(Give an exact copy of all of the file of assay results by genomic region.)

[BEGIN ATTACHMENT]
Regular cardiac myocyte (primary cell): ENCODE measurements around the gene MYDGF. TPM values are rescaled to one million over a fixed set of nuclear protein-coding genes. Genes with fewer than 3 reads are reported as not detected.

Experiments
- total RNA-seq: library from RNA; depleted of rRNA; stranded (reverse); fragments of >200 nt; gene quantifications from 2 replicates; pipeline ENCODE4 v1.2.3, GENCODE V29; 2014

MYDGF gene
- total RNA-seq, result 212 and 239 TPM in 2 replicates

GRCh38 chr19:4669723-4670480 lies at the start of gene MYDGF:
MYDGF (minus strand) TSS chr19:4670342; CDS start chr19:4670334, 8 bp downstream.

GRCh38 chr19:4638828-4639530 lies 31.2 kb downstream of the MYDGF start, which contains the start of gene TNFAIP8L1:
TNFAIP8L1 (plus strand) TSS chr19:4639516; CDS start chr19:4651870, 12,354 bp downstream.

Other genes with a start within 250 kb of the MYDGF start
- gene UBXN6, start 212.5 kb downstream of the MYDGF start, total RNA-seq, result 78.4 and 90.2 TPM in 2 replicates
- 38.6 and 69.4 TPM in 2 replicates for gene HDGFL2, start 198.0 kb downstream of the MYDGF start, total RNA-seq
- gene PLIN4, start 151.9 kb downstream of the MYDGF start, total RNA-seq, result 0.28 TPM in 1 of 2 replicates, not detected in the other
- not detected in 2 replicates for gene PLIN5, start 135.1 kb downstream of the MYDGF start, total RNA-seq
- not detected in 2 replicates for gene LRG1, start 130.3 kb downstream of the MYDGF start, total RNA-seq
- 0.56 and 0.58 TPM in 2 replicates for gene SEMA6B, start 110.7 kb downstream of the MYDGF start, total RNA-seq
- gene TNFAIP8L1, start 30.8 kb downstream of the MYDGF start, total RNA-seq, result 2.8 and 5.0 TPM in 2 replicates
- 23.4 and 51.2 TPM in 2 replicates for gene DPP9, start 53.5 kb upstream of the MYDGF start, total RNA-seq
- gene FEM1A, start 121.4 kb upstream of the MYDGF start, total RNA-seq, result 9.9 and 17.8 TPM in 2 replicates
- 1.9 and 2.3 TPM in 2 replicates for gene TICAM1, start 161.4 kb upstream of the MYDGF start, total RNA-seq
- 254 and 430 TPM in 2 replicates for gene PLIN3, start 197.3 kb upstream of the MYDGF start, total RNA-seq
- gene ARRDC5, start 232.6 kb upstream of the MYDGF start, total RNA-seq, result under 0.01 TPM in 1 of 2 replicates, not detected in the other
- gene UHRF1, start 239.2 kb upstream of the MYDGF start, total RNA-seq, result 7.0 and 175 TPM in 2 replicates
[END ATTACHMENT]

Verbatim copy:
Regular cardiac myocyte (primary cell): ENCODE measurements around the gene MYDGF. TPM values are rescaled to one million over a fixed set of nuclear protein-coding genes. Genes with fewer than 3 reads are reported as not detected.

Experiments
- total RNA-seq: library from RNA; depleted of rRNA; stranded (reverse); fragments of >200 nt; gene quantifications from 2 replicates; pipeline ENCODE4 v1.2.3, GENCODE V29; 2014

MYDGF gene
- total RNA-seq, result 212 and 239 TPM in 2 replicates

GRCh38 chr19:4669723-4670480 lies at the start of gene MYDGF:
MYDGF (minus strand) TSS chr19:4670342; CDS start chr19:4670334, 8 bp downstream.

GRCh38 chr19:4638828-4639530 lies 31.2 kb downstream of the MYDGF start, which contains the start of gene TNFAIP8L1:
TNFAIP8L1 (plus strand) TSS chr19:4639516; CDS start chr19:4651870, 12,354 bp downstream.

Other genes with a start within 250 kb of the MYDGF start
- gene UBXN6, start 212.5 kb downstream of the MYDGF start, total RNA-seq, result 78.4 and 90.2 TPM in 2 replicates
- 38.6 and 69.4 TPM in 2 replicates for gene HDGFL2, start 198.0 kb downstream of the MYDGF start, total RNA-seq
- gene PLIN4, start 151.9 kb downstream of the MYDGF start, total RNA-seq, result 0.28 TPM in 1 of 2 replicates, not detected in the other
- not detected in 2 replicates for gene PLIN5, start 135.1 kb downstream of the MYDGF start, total RNA-seq
- not detected in 2 replicates for gene LRG1, start 130.3 kb downstream of the MYDGF start, total RNA-seq
- 0.56 and 0.58 TPM in 2 replicates for gene SEMA6B, start 110.7 kb downstream of the MYDGF start, total RNA-seq
- gene TNFAIP8L1, start 30.8 kb downstream of the MYDGF start, total RNA-seq, result 2.8 and 5.0 TPM in 2 replicates
- 23.4 and 51.2 TPM in 2 replicates for gene DPP9, start 53.5 kb upstream of the MYDGF start, total RNA-seq
- gene FEM1A, start 121.4 kb upstream of the MYDGF start, total RNA-seq, result 9.9 and 17.8 TPM in 2 replicates
- 1.9 and 2.3 TPM in 2 replicates for gene TICAM1, start 161.4 kb upstream of the MYDGF start, total RNA-seq
- 254 and 430 TPM in 2 replicates for gene PLIN3, start 197.3 kb upstream of the MYDGF start, total RNA-seq
- gene ARRDC5, start 232.6 kb upstream of the MYDGF start, total RNA-seq, result under 0.01 TPM in 1 of 2 replicates, not detected in the other
- gene UHRF1, start 239.2 kb upstream of the MYDGF start, total RNA-seq, result 7.0 and 175 TPM in 2 replicates